Arizona sheriff Arpaio asks appeals court to void contempt finding
Maricopa County Sheriff Joe Arpaio announces newly launched program aimed at providing security around schools in Anthem, Arizona, U.S. January 9, 2013. REUTERS/Laura Segall/File Photo

Joe Arpaio, the Arizona lawman who drew national prominence for his hard-line stance against illegal immigration but lost his bid for a seventh term in office, has asked a federal appeals court to throw out a civil contempt finding.

In a Tuesday filing with the 9th U.S. Circuit Court of Appeals, Arpaio, the sheriff of Maricopa County, and two of his top officers said U.S. District Judge Murray Snow in Phoenix overstepped his authority in holding them in contempt for violating court orders stemming from a 2007 racial profiling case.

Arpaio also said the judge went too far by ordering "extraordinarily intrusive" reforms to his office's internal affairs operations and the reopening of closed cases.

Snow should also be disqualified for making repeated improper communications and creating an appearance of bias, including that he "hated" Arpaio, the sheriff said.

The case centers on allegations that Arpaio's office failed to comply with court orders meant to curb alleged racial profiling of Latino drivers stemming from the sheriff's immigration patrols.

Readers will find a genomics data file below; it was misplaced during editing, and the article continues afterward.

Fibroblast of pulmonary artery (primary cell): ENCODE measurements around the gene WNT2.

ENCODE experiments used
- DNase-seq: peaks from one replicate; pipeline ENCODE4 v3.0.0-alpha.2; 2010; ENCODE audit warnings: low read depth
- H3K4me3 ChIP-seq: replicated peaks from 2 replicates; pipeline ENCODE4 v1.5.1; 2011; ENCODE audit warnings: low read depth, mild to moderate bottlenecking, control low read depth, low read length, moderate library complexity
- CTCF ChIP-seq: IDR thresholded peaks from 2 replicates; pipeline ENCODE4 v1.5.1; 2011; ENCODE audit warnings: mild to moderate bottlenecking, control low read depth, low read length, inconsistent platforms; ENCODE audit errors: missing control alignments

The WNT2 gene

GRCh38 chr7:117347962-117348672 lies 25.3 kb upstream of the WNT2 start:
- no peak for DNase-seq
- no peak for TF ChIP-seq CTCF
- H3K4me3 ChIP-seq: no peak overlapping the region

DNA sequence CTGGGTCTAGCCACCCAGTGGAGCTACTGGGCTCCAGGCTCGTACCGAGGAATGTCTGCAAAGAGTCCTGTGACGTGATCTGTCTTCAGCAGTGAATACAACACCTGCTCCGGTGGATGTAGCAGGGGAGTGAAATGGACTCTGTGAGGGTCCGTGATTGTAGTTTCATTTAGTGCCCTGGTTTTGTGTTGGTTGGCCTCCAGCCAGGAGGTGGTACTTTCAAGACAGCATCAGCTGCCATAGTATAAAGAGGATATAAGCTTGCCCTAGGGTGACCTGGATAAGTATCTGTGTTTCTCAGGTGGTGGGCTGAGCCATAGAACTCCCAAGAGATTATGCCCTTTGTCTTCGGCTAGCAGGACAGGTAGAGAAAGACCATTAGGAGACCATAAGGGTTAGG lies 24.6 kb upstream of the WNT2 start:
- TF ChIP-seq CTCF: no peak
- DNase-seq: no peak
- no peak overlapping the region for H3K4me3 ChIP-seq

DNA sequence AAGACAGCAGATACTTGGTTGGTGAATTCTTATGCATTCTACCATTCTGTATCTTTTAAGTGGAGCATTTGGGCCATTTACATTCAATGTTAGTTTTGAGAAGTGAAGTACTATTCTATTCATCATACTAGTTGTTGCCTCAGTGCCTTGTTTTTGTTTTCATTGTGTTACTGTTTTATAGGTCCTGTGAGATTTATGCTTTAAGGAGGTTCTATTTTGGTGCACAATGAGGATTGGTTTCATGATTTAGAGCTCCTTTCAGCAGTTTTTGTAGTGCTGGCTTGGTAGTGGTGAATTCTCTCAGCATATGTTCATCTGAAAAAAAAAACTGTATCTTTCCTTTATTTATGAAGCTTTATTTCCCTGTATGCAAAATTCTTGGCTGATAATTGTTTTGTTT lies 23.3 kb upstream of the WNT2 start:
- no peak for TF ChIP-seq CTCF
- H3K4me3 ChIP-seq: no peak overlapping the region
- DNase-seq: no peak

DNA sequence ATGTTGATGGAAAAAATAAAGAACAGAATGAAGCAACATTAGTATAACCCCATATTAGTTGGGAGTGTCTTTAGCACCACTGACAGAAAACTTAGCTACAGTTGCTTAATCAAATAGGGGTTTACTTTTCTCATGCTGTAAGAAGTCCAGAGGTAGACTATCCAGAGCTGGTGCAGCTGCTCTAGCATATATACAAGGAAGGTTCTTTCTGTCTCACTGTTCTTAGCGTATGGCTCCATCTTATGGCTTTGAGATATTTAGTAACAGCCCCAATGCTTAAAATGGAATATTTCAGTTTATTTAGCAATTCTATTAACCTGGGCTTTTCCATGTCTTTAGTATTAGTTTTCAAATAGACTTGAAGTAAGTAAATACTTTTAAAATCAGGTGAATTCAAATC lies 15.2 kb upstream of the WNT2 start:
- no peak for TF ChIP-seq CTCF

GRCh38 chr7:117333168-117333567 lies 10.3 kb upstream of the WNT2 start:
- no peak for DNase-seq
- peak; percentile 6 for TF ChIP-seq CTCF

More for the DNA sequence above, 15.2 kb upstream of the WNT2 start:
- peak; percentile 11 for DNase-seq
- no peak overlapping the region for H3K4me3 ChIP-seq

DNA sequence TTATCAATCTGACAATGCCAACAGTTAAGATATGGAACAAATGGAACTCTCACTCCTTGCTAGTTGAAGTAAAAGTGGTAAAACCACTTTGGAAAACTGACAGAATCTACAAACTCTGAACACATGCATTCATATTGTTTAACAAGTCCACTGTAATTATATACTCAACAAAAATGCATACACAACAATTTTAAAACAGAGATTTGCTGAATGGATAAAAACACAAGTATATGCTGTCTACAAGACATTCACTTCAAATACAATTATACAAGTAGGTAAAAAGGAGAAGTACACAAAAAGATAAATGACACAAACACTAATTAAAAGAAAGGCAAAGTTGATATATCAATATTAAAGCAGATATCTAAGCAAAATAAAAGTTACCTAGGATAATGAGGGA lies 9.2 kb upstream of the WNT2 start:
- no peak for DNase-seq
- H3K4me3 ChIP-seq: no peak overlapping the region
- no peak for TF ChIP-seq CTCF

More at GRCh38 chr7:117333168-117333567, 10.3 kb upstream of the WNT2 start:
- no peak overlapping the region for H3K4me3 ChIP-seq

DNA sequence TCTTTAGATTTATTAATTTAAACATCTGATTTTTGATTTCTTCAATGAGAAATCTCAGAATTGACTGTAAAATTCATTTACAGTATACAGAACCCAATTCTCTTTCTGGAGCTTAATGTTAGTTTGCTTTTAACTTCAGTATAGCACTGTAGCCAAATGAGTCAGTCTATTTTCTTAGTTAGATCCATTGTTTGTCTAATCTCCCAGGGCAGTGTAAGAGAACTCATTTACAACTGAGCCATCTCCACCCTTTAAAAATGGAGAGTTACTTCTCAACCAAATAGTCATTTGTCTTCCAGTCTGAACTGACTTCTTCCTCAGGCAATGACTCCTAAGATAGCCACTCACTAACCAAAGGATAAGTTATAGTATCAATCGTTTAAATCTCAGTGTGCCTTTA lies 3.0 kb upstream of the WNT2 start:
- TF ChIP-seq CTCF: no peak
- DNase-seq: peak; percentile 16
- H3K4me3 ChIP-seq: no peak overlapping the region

Plaintiffs have until Jan. 23 to respond to Arpaio's filing. The U.S. Department of Justice has joined the appeals process on the plaintiffs' side.

In October, a different federal judge ordered Arpaio to stand trial for criminal contempt. A trial in that case is scheduled for April 4.

Arpaio, 84, a Republican who has proclaimed himself "America's toughest sheriff," will end his 24-year tenure on Sunday, after losing his reelection bid to former Phoenix police officer Paul Penzone, a Democrat, in November.

The civil appeal is Ortega et al v Arpaio et al, 9th U.S. Circuit Court of Appeals, No. 16-16663. The criminal contempt case is U.S. v. Arpaio et al, U.S. District Court, District of Arizona, No. 16-cr-01012.

(Reporting by Jonathan Stempel in New York; Editing by Leslie Adler)